Greetings from West Palm Beach, Florida, where the weather is pretty awesome. I’m here for the last coaching sessions with a group of lawyers I have coached this year. One thing we’ll talk about is what separates the superstar lawyers from the stars.
Several years ago, I spoke to first year associates during their law firm orientation. Right before the conclusion of my presentation, I asked for questions. A very astute first year lawyer who had listened intently asked:
What is the difference between lawyers who are stars and lawyers who are superstars? (My paraphrase of the question).
I went back to the chapter and read what he said about cruisers. First he indicated that we all cruise at sometime in our career. Then, he said:
Cruising means working at what you are already good at, and in consequence usually means a low-stress comfortable work life.
Finally he wrote:
The difference between Dynamos and Cruisers is rarely one of ability. Rather, it is one of attitude.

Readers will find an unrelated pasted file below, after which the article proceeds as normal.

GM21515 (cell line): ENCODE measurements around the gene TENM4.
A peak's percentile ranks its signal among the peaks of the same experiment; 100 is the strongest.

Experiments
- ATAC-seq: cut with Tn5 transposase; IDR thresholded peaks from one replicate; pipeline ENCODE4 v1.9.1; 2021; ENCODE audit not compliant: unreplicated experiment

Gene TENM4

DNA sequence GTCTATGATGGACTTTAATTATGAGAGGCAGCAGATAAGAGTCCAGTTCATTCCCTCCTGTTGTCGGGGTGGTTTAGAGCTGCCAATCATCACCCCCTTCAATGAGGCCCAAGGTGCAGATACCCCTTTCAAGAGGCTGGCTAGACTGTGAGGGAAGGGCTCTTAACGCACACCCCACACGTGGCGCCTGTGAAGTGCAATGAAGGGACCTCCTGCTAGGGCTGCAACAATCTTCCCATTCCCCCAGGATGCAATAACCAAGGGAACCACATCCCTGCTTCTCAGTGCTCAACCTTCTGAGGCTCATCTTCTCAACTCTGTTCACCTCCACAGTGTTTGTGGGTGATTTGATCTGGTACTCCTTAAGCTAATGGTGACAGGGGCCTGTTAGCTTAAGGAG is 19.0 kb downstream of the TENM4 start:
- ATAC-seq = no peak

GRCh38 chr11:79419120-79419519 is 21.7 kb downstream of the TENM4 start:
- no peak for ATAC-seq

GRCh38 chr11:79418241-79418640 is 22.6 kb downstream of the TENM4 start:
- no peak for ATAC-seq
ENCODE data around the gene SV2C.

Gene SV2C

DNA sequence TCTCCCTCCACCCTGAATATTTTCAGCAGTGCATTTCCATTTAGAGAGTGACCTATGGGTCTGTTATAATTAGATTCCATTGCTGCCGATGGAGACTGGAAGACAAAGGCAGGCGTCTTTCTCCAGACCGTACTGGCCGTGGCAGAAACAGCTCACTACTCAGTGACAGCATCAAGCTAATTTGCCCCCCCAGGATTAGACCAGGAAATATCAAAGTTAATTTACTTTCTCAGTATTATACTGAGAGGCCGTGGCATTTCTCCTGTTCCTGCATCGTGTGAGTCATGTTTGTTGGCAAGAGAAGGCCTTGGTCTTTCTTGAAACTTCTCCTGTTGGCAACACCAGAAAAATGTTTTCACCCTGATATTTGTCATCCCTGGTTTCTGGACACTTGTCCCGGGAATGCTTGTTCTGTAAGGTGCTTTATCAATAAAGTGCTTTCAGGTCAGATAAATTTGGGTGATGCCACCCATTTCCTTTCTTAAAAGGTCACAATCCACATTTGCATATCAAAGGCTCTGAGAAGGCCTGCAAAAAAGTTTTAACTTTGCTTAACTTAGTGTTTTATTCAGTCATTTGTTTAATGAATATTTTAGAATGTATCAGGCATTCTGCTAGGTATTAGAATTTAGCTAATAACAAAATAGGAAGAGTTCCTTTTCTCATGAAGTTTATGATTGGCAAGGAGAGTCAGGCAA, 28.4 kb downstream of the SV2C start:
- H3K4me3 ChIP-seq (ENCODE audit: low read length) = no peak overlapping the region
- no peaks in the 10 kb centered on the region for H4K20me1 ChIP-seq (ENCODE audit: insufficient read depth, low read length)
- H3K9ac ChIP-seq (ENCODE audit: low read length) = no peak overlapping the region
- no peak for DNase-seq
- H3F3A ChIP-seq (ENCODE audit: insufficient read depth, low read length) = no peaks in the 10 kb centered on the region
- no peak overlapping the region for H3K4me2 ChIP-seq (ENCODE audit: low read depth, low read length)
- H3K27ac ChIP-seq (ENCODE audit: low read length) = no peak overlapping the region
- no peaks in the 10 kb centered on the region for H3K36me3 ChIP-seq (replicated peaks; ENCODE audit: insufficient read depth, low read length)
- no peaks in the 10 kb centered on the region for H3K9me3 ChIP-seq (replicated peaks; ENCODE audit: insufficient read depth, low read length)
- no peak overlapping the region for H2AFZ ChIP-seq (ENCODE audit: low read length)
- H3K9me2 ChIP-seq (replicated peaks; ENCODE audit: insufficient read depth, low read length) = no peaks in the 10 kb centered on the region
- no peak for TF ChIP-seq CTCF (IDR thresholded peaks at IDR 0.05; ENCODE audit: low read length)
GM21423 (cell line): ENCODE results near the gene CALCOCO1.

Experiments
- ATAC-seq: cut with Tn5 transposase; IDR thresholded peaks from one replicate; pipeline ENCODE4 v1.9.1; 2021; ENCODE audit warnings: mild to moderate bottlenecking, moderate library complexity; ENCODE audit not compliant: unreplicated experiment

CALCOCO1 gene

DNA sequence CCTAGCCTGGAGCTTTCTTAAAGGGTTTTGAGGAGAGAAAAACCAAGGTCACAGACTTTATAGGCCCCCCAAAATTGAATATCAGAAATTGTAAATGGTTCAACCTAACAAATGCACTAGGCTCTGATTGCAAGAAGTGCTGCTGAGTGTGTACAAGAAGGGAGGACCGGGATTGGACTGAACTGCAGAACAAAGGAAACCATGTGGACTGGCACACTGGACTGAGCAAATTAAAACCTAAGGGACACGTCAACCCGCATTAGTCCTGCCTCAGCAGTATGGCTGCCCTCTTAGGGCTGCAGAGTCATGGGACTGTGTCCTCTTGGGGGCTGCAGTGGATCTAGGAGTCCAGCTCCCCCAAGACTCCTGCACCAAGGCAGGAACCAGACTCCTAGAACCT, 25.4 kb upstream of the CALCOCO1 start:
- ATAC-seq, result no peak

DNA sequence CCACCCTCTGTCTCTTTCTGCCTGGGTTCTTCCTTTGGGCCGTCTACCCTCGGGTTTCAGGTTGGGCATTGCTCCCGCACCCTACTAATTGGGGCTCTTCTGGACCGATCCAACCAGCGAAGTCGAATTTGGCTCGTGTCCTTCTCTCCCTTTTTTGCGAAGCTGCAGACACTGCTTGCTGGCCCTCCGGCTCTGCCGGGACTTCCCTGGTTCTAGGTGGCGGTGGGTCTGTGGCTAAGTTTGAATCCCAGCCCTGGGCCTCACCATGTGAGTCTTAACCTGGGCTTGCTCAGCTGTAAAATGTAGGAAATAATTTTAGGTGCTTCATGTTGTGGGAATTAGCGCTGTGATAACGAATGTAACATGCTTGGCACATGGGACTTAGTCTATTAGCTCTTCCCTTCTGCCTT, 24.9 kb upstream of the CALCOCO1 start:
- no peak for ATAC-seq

Here is what I have seen when successful lawyers are not getting better. They do some or all of the following:
- Become content with their achievement
- Focus on what they already know rather than what they don’t know
- Quit doing the things that got them to $1 Million a year in business
- Take clients for granted
- Quit trying to attract new clients
- Become cautious, like a sports team with a lead playing not to lose
- Refuse to share credit with their colleagues
- Do not look for opportunities to add value for their clients with work the firm does outside their practice area.
- Let any disappointment or setback cripple them
- Fail to keep up with changes in the legal profession
In essence, they simply begin their retirement on the job. They are cruising.
Superstar lawyers I know view a great year to be an event not an achievement. The achievement comes from continuing to strive to get better.